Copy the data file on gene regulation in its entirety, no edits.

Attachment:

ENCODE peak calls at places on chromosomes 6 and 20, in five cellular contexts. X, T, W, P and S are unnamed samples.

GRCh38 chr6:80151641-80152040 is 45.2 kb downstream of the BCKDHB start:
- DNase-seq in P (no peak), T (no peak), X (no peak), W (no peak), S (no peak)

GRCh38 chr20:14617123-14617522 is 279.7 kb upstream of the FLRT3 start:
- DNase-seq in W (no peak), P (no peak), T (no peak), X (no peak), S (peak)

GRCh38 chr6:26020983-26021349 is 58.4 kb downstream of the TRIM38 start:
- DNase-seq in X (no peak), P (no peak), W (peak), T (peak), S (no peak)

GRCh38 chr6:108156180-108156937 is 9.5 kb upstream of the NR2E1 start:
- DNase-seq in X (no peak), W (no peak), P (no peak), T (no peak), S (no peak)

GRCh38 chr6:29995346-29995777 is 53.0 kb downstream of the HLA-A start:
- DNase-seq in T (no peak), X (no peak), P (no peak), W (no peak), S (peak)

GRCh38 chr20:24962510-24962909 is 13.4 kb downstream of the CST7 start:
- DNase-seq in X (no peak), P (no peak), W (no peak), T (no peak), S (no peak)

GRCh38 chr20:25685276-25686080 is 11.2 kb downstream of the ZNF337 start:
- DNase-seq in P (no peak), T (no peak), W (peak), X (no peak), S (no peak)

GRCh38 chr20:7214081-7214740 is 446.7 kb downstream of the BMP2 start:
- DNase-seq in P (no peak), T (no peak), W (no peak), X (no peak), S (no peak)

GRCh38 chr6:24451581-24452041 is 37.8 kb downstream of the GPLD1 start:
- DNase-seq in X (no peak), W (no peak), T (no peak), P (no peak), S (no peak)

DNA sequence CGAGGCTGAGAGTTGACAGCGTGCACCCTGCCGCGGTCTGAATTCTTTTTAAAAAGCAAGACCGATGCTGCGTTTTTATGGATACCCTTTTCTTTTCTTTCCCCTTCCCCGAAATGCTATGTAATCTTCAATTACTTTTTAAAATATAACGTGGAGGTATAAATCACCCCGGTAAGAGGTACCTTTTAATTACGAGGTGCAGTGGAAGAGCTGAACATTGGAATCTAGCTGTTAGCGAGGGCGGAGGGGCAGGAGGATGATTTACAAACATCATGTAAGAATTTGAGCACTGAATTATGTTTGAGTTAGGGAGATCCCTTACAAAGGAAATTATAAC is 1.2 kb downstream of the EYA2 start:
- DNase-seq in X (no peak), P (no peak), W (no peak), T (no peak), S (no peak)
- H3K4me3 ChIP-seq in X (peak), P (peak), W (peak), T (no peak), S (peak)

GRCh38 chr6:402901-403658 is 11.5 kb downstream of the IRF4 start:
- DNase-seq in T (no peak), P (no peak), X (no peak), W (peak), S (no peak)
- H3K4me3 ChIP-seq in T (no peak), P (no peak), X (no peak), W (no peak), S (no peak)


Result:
ENCODE peak calls at places on chromosomes 6 and 20, in five cellular contexts. X, T, W, P and S are unnamed samples.

GRCh38 chr6:80151641-80152040 is 45.2 kb downstream of the BCKDHB start:
- DNase-seq in P (no peak), T (no peak), X (no peak), W (no peak), S (no peak)

GRCh38 chr20:14617123-14617522 is 279.7 kb upstream of the FLRT3 start:
- DNase-seq in W (no peak), P (no peak), T (no peak), X (no peak), S (peak)

GRCh38 chr6:26020983-26021349 is 58.4 kb downstream of the TRIM38 start:
- DNase-seq in X (no peak), P (no peak), W (peak), T (peak), S (no peak)

GRCh38 chr6:108156180-108156937 is 9.5 kb upstream of the NR2E1 start:
- DNase-seq in X (no peak), W (no peak), P (no peak), T (no peak), S (no peak)

GRCh38 chr6:29995346-29995777 is 53.0 kb downstream of the HLA-A start:
- DNase-seq in T (no peak), X (no peak), P (no peak), W (no peak), S (peak)

GRCh38 chr20:24962510-24962909 is 13.4 kb downstream of the CST7 start:
- DNase-seq in X (no peak), P (no peak), W (no peak), T (no peak), S (no peak)

GRCh38 chr20:25685276-25686080 is 11.2 kb downstream of the ZNF337 start:
- DNase-seq in P (no peak), T (no peak), W (peak), X (no peak), S (no peak)

GRCh38 chr20:7214081-7214740 is 446.7 kb downstream of the BMP2 start:
- DNase-seq in P (no peak), T (no peak), W (no peak), X (no peak), S (no peak)

GRCh38 chr6:24451581-24452041 is 37.8 kb downstream of the GPLD1 start:
- DNase-seq in X (no peak), W (no peak), T (no peak), P (no peak), S (no peak)

DNA sequence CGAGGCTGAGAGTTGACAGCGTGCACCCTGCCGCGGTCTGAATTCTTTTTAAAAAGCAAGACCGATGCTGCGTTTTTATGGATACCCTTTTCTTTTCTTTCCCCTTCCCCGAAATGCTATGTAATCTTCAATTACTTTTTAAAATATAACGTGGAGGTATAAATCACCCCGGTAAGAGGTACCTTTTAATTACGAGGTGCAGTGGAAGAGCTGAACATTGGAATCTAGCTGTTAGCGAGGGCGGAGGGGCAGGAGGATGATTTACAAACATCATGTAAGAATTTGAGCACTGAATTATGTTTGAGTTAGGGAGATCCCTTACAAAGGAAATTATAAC is 1.2 kb downstream of the EYA2 start:
- DNase-seq in X (no peak), P (no peak), W (no peak), T (no peak), S (no peak)
- H3K4me3 ChIP-seq in X (peak), P (peak), W (peak), T (no peak), S (peak)

GRCh38 chr6:402901-403658 is 11.5 kb downstream of the IRF4 start:
- DNase-seq in T (no peak), P (no peak), X (no peak), W (peak), S (no peak)
- H3K4me3 ChIP-seq in T (no peak), P (no peak), X (no peak), W (no peak), S (no peak)